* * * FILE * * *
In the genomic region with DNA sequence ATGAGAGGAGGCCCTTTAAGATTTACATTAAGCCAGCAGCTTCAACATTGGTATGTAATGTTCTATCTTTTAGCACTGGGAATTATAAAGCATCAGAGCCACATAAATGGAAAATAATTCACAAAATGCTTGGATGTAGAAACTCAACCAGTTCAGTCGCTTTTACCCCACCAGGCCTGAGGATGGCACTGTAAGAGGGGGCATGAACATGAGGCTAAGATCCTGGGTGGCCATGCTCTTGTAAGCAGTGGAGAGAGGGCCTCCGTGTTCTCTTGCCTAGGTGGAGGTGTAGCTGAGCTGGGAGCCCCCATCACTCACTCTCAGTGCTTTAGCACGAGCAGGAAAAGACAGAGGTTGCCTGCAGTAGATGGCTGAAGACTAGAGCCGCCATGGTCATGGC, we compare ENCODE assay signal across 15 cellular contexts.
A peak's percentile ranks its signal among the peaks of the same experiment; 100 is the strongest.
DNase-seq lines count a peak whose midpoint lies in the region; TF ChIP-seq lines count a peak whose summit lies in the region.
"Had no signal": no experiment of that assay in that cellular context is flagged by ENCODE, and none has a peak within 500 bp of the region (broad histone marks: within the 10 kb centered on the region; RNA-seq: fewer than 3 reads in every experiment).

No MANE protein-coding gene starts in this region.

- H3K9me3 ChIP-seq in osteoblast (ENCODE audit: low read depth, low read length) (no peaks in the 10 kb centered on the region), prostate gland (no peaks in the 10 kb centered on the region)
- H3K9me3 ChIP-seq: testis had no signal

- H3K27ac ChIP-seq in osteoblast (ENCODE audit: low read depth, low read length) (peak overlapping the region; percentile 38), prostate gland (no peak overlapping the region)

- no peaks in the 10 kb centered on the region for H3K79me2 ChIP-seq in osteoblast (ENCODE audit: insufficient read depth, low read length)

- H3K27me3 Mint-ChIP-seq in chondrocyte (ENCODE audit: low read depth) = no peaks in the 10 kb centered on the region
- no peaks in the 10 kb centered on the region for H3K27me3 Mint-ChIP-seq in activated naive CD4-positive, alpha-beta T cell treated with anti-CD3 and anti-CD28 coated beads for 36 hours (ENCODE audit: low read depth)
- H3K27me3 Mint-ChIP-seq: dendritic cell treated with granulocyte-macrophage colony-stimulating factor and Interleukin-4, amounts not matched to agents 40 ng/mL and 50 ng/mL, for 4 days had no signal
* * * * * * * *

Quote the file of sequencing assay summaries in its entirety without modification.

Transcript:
In the genomic region with DNA sequence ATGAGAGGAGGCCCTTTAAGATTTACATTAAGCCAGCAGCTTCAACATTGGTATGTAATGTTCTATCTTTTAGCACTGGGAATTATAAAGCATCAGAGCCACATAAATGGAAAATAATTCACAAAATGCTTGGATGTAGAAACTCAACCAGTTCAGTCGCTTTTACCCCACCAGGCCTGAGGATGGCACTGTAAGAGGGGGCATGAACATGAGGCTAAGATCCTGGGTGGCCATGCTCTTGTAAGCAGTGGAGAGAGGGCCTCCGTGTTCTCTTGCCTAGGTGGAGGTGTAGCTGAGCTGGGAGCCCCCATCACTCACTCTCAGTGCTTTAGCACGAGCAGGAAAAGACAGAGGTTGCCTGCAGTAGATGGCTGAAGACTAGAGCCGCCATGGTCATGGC, we compare ENCODE assay signal across 15 cellular contexts.
A peak's percentile ranks its signal among the peaks of the same experiment; 100 is the strongest.
DNase-seq lines count a peak whose midpoint lies in the region; TF ChIP-seq lines count a peak whose summit lies in the region.
"Had no signal": no experiment of that assay in that cellular context is flagged by ENCODE, and none has a peak within 500 bp of the region (broad histone marks: within the 10 kb centered on the region; RNA-seq: fewer than 3 reads in every experiment).

No MANE protein-coding gene starts in this region.

- H3K9me3 ChIP-seq in osteoblast (ENCODE audit: low read depth, low read length) (no peaks in the 10 kb centered on the region), prostate gland (no peaks in the 10 kb centered on the region)
- H3K9me3 ChIP-seq: testis had no signal

- H3K27ac ChIP-seq in osteoblast (ENCODE audit: low read depth, low read length) (peak overlapping the region; percentile 38), prostate gland (no peak overlapping the region)

- no peaks in the 10 kb centered on the region for H3K79me2 ChIP-seq in osteoblast (ENCODE audit: insufficient read depth, low read length)

- H3K27me3 Mint-ChIP-seq in chondrocyte (ENCODE audit: low read depth) = no peaks in the 10 kb centered on the region
- no peaks in the 10 kb centered on the region for H3K27me3 Mint-ChIP-seq in activated naive CD4-positive, alpha-beta T cell treated with anti-CD3 and anti-CD28 coated beads for 36 hours (ENCODE audit: low read depth)
- H3K27me3 Mint-ChIP-seq: dendritic cell treated with granulocyte-macrophage colony-stimulating factor and Interleukin-4, amounts not matched to agents 40 ng/mL and 50 ng/mL, for 4 days had no signal